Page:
I've got a long way to go. I'm trusting in God for a lot of help here, some wisdom, and guidance. I'm asking Him if He'll bless me with five acres out in the country (but I'm hoping he surprises me with 12 or some bigger ridiculous number). I'm asking for it from Him. This summer should be a great time for me to get a small look at just what I'm in for.

Tuesday, January 15, 2008

Doing Laundry

Today is laundry day. Last summer, I remodelled our bathroom, which also doubles as the laundry room. The fact that we're still not using said bathroom for it's original purposes is another story, but we are doing laundry in there!

As a matter of fact, our old washer/dryer was a one-piece stack unit like you might see in an apartment. Now, houses go through trasformations over the years as different owners change things around. For instance our family room was once the garage. It's seriously like somebody decided one day to say, "Hey hon, pull out the car, I'm gonna throw up a wall and turn the garage into a family room." In the process, they went to the expense of adding on another attached garage, complete with Bedfordstone siding tied into the original house.

That said, our bathroom in question (we have another, by the way) was once just the laundry room. I'm sure that it had cabinets, a counter, a wash tub or basin, maybe a 'new fangled' washing machine, etc. But somewhere along the way, it was decided that the space would be more useful as a bathroom. So the appropriate ceramics were installed and the washer/dryer was chosen and put in for its compactness for the space. This one-piece unit finally bit the dust as we were about to remodel. So for several weeks, as I'm tearing up the bathroom, we had to take our laundry (and kids) to the local laundry-mat. That was an experience in itself. I worked frantically for several weeks to get the room back to a point where we could reinstall a washer and dryer. Finally the time arrived and a trip to our local Lowe's produced a new Whirlpool stackable front end loader whashe and a dryer to go on top. Both are supposed to be energy efficient. However....

I say all of that to say that I've been thinking some about this. I wanna save some money. I wanna work toward true homesteading (not washing clothes in a cauldron of boiling water or beating them on a rock). I'm thinking an easy way to do both would be to put up a clothesline in the back yard. We live on a half an acre. Most of the backyard is fenced in for our dog and kids. My wife frets about putting the clothesline there because she envisions the dog pulling on the clothes and dragging them all over creation. I envision the kids doing that. So deciding where to put it is certainly the biggest obstacle right now. I can't see how actually installing it will be that big of a deal. Just where do I put it?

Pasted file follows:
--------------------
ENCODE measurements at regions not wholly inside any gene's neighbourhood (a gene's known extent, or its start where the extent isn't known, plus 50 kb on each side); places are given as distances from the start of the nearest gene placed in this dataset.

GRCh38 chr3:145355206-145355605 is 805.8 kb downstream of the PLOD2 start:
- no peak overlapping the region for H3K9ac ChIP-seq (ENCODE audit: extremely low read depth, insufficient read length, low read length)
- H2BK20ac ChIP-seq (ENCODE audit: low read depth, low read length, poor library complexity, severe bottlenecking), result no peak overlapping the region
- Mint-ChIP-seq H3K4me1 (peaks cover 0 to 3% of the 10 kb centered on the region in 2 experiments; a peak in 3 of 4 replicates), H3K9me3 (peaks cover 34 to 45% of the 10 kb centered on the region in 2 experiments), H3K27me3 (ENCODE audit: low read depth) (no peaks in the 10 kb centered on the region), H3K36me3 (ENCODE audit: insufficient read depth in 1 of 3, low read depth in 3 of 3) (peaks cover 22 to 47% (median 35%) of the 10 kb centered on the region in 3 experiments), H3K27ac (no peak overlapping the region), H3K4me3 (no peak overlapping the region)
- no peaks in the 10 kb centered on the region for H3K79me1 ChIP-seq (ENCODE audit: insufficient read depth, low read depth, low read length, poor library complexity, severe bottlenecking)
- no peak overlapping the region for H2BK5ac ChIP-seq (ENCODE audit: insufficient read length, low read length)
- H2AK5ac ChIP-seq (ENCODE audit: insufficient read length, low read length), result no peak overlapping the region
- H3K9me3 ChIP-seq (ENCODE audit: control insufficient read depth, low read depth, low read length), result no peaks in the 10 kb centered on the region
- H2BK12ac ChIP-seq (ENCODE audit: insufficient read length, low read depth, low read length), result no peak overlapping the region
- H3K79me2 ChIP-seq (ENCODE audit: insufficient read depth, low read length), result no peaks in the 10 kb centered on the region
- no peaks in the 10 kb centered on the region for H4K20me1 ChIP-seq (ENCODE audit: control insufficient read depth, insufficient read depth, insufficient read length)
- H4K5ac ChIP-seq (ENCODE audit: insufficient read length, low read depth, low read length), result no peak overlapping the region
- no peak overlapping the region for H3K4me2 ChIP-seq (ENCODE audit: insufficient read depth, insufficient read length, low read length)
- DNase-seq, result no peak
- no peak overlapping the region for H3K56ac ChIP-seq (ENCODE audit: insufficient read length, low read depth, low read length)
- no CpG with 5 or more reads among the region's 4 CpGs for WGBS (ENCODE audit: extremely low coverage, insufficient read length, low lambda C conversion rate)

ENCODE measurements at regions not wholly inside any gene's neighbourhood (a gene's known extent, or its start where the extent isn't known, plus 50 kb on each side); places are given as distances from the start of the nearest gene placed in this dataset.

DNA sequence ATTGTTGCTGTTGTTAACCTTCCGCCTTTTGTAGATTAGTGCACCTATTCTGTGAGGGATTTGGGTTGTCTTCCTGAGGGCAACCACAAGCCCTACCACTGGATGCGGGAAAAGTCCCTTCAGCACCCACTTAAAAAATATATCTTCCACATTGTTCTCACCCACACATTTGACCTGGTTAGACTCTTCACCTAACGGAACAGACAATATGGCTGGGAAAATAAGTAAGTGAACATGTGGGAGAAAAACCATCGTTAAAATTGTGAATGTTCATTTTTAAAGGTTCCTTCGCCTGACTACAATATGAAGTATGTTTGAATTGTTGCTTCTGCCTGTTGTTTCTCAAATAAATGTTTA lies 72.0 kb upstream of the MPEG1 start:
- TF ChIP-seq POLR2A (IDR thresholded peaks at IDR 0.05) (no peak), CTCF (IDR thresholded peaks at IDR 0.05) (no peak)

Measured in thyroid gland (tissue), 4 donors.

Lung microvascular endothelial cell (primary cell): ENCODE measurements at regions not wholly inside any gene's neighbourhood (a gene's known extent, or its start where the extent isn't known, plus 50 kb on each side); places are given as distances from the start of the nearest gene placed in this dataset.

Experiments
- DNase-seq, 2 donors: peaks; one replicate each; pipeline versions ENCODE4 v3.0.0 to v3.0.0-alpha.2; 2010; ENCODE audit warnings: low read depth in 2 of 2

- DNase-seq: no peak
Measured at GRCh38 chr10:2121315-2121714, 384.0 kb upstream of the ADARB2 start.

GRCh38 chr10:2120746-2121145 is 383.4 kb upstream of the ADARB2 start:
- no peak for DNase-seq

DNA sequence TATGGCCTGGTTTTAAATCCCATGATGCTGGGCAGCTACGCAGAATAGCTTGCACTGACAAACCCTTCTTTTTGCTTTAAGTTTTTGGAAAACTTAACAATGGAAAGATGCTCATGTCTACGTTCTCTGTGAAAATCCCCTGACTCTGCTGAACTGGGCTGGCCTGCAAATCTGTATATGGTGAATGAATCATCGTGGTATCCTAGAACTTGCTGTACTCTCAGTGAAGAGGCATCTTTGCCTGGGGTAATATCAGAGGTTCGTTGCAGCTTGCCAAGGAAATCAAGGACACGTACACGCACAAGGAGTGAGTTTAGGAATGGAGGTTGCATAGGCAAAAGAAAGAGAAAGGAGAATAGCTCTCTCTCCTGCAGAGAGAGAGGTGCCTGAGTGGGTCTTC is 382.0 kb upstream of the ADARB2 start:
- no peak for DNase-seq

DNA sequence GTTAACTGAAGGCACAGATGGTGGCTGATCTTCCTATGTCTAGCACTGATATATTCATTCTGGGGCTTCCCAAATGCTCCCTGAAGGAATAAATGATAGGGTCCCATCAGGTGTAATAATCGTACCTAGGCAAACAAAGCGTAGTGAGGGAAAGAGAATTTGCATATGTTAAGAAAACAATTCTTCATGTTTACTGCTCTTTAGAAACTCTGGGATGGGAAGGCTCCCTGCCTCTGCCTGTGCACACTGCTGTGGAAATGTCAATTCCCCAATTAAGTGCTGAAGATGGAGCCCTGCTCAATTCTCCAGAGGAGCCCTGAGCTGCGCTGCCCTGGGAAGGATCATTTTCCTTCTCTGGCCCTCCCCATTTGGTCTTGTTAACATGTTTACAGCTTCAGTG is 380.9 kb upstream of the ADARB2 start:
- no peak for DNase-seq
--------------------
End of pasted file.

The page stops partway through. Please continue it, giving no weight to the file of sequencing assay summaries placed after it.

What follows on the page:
This is a bigger deal than it may seem at first. I have a lot of neighbors. And though there are none behind me (a corn field lies that-a-way), I still have plenty of folks around to consider. Some people could be clothesline intollerant (wow, I hate this kind of 'pc' nonesense). In other words, they might not appreciate the fact that my clothes are hanging outside for them to look at all the time. Now, it's a free country and I can install the clothesline if I want to, but I do want to keep good relations with my neighbors. Chances are, it'll end up in the back yard somewhere. Maybe I'll fenagle some sort of fencing or something around it to keep the dog away.... we'll see. Got any ideas?

Monday, January 14, 2008


I'm a member of a forum on a site called I posted a question the other day about how a Christian homesteader tithes. Basically, I wanted to know how, since a homesteader's 'increase' isn't necessarily monetary, a proper tithe might be given to the Lord. It was a sincere question and I was seeking sincere discourse. Sheesh. I must be soooo much more naive than I thought.

Some of the responses ranged from near outright "church-hating", fat-a**ed preacher bashing... to "give em compost". With a lot of "you don't need church to be a Christian" in the middle. what does that have to do with my question about tithing? If you don't think you need to be a part of a local body as a Christian, fine. But leave my post alone, since it was obviously written in such a way as to make plain the fact that I DO!

Fortunately, there were about three or four individuals that bore the marks of true Christians as their responses were respectful, well thought, sincere, and helpful. I'm not saying that any of the other responders aren't Christians, but "They will know we are Christians by our love".

Now, since this is a new blog and I doubt anyone has even viewed my page, I'm not really expecting much response. But if you do read this and would like to know the gist of my original post on the other site, I'd be happy to share it with you.

Thanks, and God bless.

Saturday, January 12, 2008

El Numero Uno

Well, here it is... my first blog as a hopeful homesteader. No, I'm not a full-fledged homesteader yet. No animals or pasture, etc. But I do garden, am a Master Gardener, can and make apple butter and jelly.

One day down the road, I hope to move myself, my wife, our three kids and our dog to a little slice of heaven out in the country somewhere to commence with animal husbandry, huge gardening, and generally good country living. Idealistic? Yeah, but I know I'm that way, so I try to temper it.

I'll try to post some things as I go along about how life now is and what efforts I make to move toward my dreams.

By the way, I'm a stay-at-home dad, and I homeschool our oldest. Lest you think I'm a laze-about... I do have an MA in counseling that I've used frequently for the past 8 years.